Around the late 20th and early 21st centuries, when the main Italian region of Abruzzo was commemorating the success of Montepulciano d’Abruzzo, among the most exported DOC red wines in Italy, some farsighted winegrowers understood the cultural importance of highlighting their native land and grapes. Instead of doubling down on the conventional Montepulciano grape range that is responsible for Montepulciano d’Abruzzo, Riserva, Cerasuolo d’Abruzzo and more, they began planting Aleatico, Malvasia and Cococciola.
Furthermore, with more young Italian customers looking for more sustainable white wines, white wine producers saw the requirement to integrate their appreciation for native Abruzzese viticulture with natural practices to produce more wines that were much healthier for the land.
As more wineries in the region try out grapes and winemaking practices that wander off beyond the familiarity (and price!) of Montepulciano d’Abruzzo, the region deserves recognition as a brand-new hotspot for distinct, imaginative wines.
Organic agriculture, a practice that gets rid of the use of artificial chemical fertilizers, is alive and well in Abruzzo. From micro-plantations to the significant estates, even producers that once held strong beliefs about traditional farming are promptly moving to natural and biodynamic wine making. These local wineries– in spite of regional market competitors– are helping each other adopt a sustainable system to promote healthy harvests and receive the natural accreditation needed to rate in the premium category.
One of the pioneers of the movement, Rodrigo Redmont, runs Talamonti, a family-run estate in the village of Loreto Aprutino, which has actually been producing white wines with a sustainable accreditation since 2001. “We have actually seen a changing generational change by winery owners, particularly women, who are pushing for more opportunities and acknowledgment for the region with higher sensitivity towards sustainable, natural and biodynamic productions,” Redmont stated.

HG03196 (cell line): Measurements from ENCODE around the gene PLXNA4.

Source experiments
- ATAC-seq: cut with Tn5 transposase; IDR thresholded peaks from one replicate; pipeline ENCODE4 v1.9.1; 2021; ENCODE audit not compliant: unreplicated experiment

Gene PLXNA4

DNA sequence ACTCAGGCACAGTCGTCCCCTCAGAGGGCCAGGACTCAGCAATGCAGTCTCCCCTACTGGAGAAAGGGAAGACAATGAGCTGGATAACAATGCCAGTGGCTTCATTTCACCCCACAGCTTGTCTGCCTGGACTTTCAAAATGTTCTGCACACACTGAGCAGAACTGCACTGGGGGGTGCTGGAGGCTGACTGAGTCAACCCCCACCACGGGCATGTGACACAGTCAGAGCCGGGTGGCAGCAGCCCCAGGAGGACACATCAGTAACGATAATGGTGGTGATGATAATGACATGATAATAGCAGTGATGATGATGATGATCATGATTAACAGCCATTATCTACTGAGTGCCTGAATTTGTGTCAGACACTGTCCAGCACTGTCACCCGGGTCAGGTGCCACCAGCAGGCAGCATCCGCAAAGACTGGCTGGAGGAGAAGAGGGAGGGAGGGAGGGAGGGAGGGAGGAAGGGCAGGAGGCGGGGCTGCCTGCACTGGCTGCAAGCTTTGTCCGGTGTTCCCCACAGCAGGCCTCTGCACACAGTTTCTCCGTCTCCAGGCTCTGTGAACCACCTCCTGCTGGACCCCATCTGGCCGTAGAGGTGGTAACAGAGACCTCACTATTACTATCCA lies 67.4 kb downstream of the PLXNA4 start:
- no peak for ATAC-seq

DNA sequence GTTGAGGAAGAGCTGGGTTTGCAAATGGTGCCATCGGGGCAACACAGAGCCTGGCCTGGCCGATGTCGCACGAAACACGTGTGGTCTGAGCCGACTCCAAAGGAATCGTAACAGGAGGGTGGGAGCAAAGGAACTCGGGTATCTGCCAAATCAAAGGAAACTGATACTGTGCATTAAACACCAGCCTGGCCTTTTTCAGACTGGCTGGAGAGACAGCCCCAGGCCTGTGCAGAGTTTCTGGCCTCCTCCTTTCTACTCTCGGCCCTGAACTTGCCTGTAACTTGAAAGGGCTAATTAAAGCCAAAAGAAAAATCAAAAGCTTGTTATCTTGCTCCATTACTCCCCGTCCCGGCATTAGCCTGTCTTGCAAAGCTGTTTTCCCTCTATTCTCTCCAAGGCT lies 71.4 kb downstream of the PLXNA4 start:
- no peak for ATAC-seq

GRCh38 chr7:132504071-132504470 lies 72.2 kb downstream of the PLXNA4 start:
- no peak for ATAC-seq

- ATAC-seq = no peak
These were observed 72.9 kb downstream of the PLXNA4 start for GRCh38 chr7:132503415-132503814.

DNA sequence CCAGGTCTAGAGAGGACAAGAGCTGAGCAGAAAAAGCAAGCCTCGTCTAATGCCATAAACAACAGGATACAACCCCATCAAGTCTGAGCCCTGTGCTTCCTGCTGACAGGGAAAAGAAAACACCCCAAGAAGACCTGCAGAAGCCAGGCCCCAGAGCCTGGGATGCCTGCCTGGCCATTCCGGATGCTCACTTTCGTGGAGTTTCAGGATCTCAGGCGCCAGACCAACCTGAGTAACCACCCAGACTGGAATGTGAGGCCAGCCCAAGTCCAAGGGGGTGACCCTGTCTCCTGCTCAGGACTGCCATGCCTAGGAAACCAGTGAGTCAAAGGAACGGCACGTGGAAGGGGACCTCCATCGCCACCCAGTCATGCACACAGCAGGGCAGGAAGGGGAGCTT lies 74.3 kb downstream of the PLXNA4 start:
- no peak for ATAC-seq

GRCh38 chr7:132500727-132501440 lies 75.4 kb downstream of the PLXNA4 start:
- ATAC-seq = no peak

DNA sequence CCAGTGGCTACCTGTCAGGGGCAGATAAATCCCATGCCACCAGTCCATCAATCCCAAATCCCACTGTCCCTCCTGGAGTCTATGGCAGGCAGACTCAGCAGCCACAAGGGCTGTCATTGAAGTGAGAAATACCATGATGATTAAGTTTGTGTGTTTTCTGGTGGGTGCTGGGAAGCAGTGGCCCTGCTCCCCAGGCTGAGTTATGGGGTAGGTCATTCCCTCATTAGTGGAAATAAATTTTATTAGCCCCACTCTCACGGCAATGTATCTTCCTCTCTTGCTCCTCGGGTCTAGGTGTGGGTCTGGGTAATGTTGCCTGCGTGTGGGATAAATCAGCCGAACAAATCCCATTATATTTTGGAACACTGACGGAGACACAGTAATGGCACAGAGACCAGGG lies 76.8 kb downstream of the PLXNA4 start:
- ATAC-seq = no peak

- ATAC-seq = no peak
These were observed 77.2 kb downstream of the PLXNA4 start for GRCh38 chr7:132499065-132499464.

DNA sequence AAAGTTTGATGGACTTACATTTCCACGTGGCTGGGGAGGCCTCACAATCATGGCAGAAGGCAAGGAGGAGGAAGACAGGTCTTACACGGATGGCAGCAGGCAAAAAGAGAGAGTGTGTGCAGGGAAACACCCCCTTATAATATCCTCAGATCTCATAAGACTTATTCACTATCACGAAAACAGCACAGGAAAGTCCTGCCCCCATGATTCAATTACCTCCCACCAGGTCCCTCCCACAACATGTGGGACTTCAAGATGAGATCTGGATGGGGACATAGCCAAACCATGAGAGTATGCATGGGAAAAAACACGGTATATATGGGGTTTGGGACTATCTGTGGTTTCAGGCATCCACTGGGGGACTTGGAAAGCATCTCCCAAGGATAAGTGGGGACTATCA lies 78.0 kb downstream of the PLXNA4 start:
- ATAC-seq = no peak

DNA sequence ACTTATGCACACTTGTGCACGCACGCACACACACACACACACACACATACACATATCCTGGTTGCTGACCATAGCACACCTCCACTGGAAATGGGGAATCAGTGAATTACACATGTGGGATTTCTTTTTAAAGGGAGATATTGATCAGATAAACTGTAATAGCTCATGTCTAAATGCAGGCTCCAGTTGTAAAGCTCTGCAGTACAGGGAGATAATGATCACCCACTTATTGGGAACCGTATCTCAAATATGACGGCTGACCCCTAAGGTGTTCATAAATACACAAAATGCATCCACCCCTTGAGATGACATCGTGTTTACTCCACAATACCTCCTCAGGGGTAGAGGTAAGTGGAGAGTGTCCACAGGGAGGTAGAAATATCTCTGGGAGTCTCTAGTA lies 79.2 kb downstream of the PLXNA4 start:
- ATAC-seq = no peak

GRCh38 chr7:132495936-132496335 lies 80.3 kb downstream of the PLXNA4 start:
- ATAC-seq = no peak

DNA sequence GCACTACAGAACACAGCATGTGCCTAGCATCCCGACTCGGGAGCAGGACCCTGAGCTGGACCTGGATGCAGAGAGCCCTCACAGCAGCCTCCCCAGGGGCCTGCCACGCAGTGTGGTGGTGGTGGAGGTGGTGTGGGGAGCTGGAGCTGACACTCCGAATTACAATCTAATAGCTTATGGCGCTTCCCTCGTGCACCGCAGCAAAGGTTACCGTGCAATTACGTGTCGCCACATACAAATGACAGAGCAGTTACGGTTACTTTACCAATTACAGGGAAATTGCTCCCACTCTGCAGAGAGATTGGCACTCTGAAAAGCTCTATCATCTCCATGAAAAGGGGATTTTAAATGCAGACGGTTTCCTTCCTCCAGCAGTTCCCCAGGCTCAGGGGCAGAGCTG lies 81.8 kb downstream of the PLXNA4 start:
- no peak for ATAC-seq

“As a winery, we have 100% renewable resource (wind and solar panel) and are now studying the possibility of recuperating water to use in reservoirs to recuperate and grow biodiversity.”
Abruzzo boasts lots of native and global grape varieties, but until just recently, commercial production focused on Montepulciano and Trebbiano. In the last decade, the growing demand for organic red wines– made from cultivated grapes that do not utilize synthetic fertilizers– is leading manufacturers to deal with native varieties that numerous in the past believed were not fit for quality white wines.
There’s likewise a push in the region to produce higher-quality, superior wines. Cooperative-turned-upmarket wineries like Tenuta Arabona are producing red wines that use unusual local white grapes with distinctive, underrated characters. Try to find white Pecorino and Passerina, as well as Cerasuolo rosé made from Montepulciano grapes. Pecorino is a delicately pale grape with distinct attributes almost solely utilized to produce high-quality white wines. Passerina, also known as Trebbiano di Teramo (after the Teramo hills in northern Abruzzo), boasts high level of acidity and is capable of durability.
The estate-owned winery Torre Zambra is a current success story, breaking the status quo with some ultra-premium whites, including its Passerina “Colle Maggio.” Torre Zambra’s objective is to restore heirloom cultivars– native cultivated varieties of plants that are given from one generation to the other. Exploring the durability of Passerina grapes and grapevines, which can vary in between 20 to 25 years, the Colle Maggio vineyards can produce complex and fragrant whites, helping to bump Abruzzo’s gewurztraminer economy to the leading rack.
Abruzzo is certainly an oenophile destination for those who wish to broaden their gratitude for Italian wine beyond Veneto and Tuscany. The continuous effort to bring more white wine tourism to the area and access to the mountainous, backcountry appeal has actually upped the ante. It’s perhaps more fulfilling than ever for people to detour to the east of Rome to consume Abruzzese red wine, to taste the old and new and possibly see the aspirational vision afoot.